Should you hire a lazy developer?
Laziness isn’t typically a trait you’d see listed in a developer job specification. Nor is it a quality that many programmers would list in their CV. But that doesn’t necessarily mean that laziness is a negative characteristic in a developer.
In fact, laziness can be beneficial to a career in coding. We’ve all heard the Bill Gates quote: “I choose a lazy person to do a hard job. Because a lazy person will find an easy way to do it.” And according to one maxim, efficiency is just intelligent laziness.
But is that true, or just wishful thinking? We give our two cents on the virtues of a lazy developer.
Laziness and the Pareto principle
Laziness is defined as an all-around negative trait. It’s viewed as being related to one of the seven deadly sins: ‘sloth’. It suggests a lack of motivation, a lack of productivity and a shiftless attitude. So how could a lazy developer possibly optimise anything?
It all starts with the Pareto principle. The Pareto principle suggests that out of everything you do during the day, only 20% matters. Yet this 20% of your time accounts for as much as 80% of your results.
The numbers may be scary, but they suggest that a lazy approach could be wise. A lazy developer, supposedly, would be one that could better identify and optimise the 20% of tasks that produce results.
‘Do this well, and you will enjoy the world of productive laziness’ – Peter Taylor
Types of laziness
‘Productive laziness’ is the crux of the matter. There are different categories of laziness, and hiring someone with the right type could optimise the time and tasks of your whole workforce. The wrong type, however, is a costly bad hire.
You don’t want ‘idle laziness’. The ‘no-motivation-to-do-anything-ever laziness’. Hiring a sluggish developer won’t get you very far, and isn’t advisable.
But that wasn’t the type of laziness Bill Gates was referring to. The right kind of laziness, as many smart developers will know, is more resourceful than work-shy. A ‘good’ lazy developer will know that laziness doesn’t mean doing the job poorly. It means doing the job the best way first, so that they don’t have to go back to it later.
‘Do it right, do it once. That’s the lazy option.’ – Moray Taylor
Make the machine do it
In essence, the idea behind a productively lazy developer is one of efficiency. Lazy developers will only focus on tasks that are important, rather than robotically wading through a to-do list. They’ll automate anything that can be automated.
This means that a productively lazy developer can optimise not only their own workflows, but also the workflows of others. They can identify new areas that would benefit from automation, and streamline their workloads to only include the important jobs.
No one like complex tasks. Equally, no one likes complex software, or complex code. All of this can be avoided by finding the easiest, most efficient method for completing any one task. A lazy developer is great at avoiding complexity, as they can be counted on to find the simplest way of doing something.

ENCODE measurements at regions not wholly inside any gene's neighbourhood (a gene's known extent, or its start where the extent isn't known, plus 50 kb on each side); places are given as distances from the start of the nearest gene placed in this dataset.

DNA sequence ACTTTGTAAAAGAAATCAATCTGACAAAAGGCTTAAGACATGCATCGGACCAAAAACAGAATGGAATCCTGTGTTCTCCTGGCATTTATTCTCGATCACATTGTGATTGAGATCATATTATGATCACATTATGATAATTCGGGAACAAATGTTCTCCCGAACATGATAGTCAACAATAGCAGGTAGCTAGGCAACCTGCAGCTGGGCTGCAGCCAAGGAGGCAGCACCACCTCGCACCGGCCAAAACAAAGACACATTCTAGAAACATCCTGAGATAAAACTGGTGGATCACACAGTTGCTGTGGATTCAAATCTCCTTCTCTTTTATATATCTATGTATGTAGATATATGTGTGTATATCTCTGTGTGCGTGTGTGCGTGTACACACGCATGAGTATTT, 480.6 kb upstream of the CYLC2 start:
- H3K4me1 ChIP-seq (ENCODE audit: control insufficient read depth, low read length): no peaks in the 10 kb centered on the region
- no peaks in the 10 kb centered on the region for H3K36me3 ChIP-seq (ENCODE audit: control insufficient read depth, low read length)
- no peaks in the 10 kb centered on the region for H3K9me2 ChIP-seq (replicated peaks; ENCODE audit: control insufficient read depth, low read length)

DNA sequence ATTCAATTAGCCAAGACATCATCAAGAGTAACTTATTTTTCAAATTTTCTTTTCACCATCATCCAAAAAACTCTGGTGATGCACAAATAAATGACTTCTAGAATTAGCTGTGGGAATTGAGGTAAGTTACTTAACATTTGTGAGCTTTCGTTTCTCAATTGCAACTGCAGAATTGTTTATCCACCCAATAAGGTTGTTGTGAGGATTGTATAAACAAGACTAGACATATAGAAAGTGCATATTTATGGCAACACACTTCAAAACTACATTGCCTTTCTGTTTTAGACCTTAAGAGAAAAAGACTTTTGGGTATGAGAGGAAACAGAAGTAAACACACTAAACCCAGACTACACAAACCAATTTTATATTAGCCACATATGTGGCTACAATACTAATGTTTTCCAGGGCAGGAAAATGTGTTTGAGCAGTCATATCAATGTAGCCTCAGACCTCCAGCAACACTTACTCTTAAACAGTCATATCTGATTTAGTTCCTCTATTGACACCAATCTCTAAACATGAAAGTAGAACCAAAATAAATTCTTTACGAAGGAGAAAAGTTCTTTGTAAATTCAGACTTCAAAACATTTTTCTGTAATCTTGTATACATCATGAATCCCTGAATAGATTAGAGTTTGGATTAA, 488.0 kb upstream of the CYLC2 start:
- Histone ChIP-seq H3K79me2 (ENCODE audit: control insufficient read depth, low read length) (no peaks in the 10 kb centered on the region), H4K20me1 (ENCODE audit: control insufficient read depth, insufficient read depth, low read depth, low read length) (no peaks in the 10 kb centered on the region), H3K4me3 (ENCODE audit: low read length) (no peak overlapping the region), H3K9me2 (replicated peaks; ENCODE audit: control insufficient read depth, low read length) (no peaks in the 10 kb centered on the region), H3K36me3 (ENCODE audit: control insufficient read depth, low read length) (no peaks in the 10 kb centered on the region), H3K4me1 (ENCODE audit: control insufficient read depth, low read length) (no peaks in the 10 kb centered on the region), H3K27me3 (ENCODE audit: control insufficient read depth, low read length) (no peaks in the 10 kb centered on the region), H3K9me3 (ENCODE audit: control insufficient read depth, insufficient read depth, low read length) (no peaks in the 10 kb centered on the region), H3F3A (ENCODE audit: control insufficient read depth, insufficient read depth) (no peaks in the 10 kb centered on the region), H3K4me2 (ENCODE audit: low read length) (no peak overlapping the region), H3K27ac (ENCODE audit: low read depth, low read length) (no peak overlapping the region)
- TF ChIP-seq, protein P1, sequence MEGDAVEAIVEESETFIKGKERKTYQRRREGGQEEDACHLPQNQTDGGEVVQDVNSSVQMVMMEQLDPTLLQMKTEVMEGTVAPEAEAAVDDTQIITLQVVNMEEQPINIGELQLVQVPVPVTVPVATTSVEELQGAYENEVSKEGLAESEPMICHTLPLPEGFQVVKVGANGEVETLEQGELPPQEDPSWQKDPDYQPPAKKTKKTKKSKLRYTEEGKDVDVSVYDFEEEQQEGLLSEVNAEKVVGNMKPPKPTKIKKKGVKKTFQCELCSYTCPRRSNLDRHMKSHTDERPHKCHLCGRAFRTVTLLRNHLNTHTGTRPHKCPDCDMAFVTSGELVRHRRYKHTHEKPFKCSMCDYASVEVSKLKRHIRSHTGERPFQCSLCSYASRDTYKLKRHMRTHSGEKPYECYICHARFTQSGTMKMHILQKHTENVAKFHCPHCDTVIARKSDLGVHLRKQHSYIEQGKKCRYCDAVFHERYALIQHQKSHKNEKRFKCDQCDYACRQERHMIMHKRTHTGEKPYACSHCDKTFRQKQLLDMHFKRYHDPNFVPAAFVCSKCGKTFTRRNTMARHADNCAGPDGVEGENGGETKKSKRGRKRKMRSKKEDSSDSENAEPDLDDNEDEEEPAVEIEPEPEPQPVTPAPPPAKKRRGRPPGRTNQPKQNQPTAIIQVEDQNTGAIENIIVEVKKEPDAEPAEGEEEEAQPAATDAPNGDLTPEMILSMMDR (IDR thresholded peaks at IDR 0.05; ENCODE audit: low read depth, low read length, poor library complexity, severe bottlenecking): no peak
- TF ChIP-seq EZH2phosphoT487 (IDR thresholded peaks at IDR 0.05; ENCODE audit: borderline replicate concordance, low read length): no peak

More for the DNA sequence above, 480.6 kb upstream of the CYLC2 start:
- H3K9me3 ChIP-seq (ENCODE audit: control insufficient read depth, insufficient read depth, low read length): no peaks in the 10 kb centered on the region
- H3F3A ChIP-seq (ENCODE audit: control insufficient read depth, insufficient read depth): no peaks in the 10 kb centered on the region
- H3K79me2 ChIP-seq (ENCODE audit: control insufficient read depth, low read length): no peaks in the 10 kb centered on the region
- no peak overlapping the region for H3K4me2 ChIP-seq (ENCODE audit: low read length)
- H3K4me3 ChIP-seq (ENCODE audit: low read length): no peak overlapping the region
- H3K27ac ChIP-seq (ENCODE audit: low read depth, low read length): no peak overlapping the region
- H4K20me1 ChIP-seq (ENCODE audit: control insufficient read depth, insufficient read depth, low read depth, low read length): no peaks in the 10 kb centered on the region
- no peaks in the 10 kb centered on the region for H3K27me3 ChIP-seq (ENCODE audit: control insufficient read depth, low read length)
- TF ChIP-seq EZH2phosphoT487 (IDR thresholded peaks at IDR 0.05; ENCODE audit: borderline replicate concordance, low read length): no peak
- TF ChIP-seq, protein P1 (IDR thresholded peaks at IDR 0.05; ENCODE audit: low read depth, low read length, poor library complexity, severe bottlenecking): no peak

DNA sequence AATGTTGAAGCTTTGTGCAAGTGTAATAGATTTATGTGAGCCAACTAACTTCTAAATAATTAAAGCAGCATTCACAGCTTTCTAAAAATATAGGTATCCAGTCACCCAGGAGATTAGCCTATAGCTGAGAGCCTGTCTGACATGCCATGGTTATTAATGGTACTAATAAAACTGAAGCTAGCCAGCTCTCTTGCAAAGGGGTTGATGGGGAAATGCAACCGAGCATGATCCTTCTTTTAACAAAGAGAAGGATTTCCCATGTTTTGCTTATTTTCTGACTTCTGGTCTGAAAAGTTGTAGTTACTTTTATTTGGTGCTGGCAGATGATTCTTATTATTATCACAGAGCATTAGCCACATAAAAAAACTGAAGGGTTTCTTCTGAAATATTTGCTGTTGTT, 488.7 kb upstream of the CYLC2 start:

And the best part of this is that once the easiest method has been identified, other members of your team are able to use it as well. Laziness, despite all its negative connotations, can be quite the productivity boon.
When it comes to laziness and hiring, it’s not so much that you should go out of your way to employ a lazy developer. Rather, you needn’t actively avoid laziness as a trait in prospective new hires.
Laziness can work well, but it’s not the definitive trait of a good programmer. So instead of worrying about finding the perfectly lazy developer, look for other, more important traits, such as:
- Positive attitude
Positivity breeds a good work atmosphere, a willingness to learn, and confidence in the team and its output. Don’t let a negativity virus corrupt your dev team.
- Adaptability and problem solving
In programming, fixing problems is a large part of the daily work. The last thing you need is a hostile employee with a closed, ‘can’t-do’ approach to development.
Development is a team job, and all new team members must be able to integrate well. They could be the prime lazy developer, but they won’t inspire productivity if their lack of teamwork causes a system error.
If your new hire happens to hold the quality of ‘productive laziness’ on top of these traits, great. Just see it as a bonus, not a prerequisite.
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Having the coveted lazy developer can improve office workflows, unlock new efficiencies, and decrease burnout of team members. And they can make great team leaders, after all, it’s the second mouse that gets the cheese.
But they can be tricky to find. A developer that’s lazy in the wrong ways can be just as negative as any other bad hire, and gives the rest a bad name.
So, should you hire a lazy developer? Rulers of effective time management, masters of avoiding ‘busywork’; productively lazy developers are lauded for prioritising and cutting out the unimportant. We’d say that makes for a smart hire.